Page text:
Waiting five weeks for the MRI was bad enough, then we had to wait for the results, so when the telephone rang, our hopes soared.
Our hopes quickly dived again when it wasn’t the results, just the Cardiac Failure nurse, ringing to make an appointment to visit and run checks on Anita’s progress.
When she arrived, complete with plastic apron, gloves and mask, she proceeded to carry out a barrage of tests in our living room, including Anita’s blood pressure, both sitting and standing, a full ECG, breathing monitored and then a ton of questions about the medication and how she was feeling.
The nurse seemed quite pleased with her findings, but changed several medications, according to instruction from the consultant.
There were so many questions I wanted to ask, but I knew instinctively that she probably couldn’t answer them. The only thing that can do that will be the results of the MRI.
In the six weeks since Anita’s heart attack, she has become stronger and is able to continue pretty much as normal. She gets very out of breath going upstairs, and this is a strong indication that she still has a long way to go.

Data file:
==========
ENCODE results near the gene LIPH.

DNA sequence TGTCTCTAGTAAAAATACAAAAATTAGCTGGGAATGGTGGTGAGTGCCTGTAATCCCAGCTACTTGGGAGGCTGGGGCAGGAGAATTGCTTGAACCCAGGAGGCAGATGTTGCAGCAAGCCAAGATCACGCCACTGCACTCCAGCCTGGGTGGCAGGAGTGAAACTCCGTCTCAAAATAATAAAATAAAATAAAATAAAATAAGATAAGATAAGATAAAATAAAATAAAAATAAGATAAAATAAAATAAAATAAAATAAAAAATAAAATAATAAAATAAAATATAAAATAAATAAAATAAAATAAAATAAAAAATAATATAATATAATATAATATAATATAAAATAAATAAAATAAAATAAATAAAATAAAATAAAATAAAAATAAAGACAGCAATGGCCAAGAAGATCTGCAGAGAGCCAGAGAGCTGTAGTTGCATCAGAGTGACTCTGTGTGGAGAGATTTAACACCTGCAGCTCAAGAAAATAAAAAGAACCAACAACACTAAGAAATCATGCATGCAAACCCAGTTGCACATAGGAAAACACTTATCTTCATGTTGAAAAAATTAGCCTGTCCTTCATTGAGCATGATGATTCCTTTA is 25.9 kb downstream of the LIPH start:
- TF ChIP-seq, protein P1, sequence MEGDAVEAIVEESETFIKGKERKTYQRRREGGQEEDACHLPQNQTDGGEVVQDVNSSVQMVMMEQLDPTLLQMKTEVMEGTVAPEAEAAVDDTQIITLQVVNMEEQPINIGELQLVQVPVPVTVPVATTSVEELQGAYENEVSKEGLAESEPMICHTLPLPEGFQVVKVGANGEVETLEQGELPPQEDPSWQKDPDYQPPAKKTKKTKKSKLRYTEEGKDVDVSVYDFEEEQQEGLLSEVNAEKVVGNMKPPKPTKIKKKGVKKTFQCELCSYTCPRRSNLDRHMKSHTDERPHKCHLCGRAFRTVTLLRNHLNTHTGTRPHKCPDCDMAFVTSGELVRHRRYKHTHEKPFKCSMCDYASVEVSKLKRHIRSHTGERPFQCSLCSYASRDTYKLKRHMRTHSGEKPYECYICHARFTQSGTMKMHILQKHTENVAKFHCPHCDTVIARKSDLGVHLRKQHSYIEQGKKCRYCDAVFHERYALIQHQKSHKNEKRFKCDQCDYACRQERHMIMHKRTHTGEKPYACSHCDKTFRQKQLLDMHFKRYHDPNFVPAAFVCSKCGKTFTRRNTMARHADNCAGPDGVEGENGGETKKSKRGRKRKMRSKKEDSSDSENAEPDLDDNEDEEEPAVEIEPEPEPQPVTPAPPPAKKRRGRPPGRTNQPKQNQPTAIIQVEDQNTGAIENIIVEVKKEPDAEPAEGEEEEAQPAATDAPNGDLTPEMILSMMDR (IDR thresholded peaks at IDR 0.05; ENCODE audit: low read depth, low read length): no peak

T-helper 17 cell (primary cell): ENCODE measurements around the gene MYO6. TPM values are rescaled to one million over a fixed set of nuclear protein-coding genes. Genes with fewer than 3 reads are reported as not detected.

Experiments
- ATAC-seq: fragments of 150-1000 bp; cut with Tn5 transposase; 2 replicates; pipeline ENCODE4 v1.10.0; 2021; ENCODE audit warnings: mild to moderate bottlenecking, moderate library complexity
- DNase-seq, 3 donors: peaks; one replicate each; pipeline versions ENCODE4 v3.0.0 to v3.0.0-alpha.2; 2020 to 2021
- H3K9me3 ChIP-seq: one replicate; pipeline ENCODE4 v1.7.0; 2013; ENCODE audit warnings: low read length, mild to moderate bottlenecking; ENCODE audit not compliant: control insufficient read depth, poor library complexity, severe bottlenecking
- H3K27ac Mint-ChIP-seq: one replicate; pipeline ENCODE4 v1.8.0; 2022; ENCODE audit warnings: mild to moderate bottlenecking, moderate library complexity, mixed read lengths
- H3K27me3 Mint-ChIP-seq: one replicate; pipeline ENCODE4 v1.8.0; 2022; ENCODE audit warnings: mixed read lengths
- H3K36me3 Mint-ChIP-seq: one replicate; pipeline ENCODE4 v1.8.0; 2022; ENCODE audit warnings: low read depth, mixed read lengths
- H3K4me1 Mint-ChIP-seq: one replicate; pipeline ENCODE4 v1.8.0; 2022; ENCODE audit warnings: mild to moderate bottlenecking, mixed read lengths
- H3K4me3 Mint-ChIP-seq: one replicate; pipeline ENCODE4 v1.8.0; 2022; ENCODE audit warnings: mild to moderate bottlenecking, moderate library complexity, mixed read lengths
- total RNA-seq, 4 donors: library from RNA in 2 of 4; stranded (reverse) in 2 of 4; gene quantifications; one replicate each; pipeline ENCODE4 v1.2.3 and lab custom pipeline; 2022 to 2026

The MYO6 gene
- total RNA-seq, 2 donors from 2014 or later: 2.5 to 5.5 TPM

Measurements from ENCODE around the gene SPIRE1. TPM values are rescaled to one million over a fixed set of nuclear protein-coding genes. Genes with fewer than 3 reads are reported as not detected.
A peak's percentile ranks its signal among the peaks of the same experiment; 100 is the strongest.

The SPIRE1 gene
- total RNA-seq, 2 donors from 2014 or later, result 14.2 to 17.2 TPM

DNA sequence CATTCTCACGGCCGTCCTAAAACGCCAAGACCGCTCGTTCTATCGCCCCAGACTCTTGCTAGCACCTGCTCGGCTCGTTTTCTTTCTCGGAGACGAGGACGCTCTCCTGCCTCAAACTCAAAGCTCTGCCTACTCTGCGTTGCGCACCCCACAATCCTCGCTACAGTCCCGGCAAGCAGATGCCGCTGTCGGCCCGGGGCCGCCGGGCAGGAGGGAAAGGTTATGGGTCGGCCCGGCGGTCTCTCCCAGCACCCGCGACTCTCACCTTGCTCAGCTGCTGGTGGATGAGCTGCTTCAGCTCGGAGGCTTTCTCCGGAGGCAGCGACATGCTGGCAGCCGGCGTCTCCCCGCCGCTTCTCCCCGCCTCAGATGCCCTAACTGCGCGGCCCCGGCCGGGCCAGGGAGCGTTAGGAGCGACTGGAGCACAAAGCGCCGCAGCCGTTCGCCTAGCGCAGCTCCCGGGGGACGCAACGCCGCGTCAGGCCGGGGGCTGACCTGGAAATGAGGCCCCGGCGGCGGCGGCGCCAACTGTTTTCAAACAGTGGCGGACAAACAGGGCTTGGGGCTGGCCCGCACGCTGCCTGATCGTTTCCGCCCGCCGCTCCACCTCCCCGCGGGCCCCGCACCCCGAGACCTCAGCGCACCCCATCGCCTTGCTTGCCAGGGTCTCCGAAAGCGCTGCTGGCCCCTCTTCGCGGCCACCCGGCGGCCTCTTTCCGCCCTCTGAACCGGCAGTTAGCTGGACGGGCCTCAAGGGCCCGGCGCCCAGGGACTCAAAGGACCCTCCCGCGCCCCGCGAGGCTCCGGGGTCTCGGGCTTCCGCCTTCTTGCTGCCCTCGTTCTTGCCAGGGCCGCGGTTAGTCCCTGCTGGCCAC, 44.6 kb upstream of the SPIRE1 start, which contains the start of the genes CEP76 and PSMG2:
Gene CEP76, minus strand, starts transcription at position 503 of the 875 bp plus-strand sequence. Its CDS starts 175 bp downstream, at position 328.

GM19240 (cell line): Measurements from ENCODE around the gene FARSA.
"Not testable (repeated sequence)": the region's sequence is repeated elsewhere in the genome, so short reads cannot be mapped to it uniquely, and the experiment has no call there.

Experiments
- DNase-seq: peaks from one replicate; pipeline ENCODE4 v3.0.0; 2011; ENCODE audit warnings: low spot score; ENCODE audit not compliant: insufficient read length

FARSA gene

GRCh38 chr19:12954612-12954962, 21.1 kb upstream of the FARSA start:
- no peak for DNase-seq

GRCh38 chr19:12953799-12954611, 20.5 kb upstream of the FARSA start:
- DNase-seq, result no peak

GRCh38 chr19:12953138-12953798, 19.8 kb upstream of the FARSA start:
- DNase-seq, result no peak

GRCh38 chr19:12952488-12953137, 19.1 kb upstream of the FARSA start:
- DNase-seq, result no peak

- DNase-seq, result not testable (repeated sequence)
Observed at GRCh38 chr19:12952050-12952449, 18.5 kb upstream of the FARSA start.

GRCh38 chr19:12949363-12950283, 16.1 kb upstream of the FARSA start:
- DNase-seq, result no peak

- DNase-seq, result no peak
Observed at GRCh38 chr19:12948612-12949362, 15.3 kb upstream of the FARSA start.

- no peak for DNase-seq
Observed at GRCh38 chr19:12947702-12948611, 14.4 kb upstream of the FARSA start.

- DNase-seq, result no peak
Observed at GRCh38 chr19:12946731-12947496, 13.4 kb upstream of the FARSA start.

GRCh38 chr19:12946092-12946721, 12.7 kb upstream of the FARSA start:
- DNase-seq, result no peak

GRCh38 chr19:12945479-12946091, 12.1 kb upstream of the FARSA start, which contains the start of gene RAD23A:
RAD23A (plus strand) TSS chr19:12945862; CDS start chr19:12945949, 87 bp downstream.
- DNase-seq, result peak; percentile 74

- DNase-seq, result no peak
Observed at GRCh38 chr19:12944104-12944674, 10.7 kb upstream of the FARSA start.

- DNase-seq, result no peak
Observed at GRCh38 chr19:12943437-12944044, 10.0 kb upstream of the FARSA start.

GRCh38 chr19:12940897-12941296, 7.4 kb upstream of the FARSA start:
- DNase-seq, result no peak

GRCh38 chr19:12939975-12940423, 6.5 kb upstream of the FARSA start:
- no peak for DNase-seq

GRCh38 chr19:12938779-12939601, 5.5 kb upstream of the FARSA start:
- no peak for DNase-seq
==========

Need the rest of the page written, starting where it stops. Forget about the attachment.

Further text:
After the nurse left, I had a look at the copy of the paper readout from the ECG machine, and I have to say that I have never seen a reading that bad. The familiar, normal spikes were non-existent.
I am quite familiar with heart patterns, due to my own heart attack a few years ago, and this one resembled nothing I had ever seen before.
Printed at the end of the printout were the machines conclusions and the words myocardial damage said it all. Among all the technical jargon was the word aberrant, which I knew meant deviating from what is normal. At that point, I would have given my eye teeth to know how badly Anita’s heart is damaged and/or what the MRI found…
I really hope to have better news soon…